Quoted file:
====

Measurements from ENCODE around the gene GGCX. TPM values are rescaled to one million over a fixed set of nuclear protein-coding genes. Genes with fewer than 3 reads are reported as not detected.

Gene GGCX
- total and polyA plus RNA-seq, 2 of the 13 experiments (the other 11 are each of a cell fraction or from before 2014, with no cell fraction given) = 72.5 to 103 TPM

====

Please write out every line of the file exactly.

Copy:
Measurements from ENCODE around the gene GGCX. TPM values are rescaled to one million over a fixed set of nuclear protein-coding genes. Genes with fewer than 3 reads are reported as not detected.

Gene GGCX
- total and polyA plus RNA-seq, 2 of the 13 experiments (the other 11 are each of a cell fraction or from before 2014, with no cell fraction given) = 72.5 to 103 TPM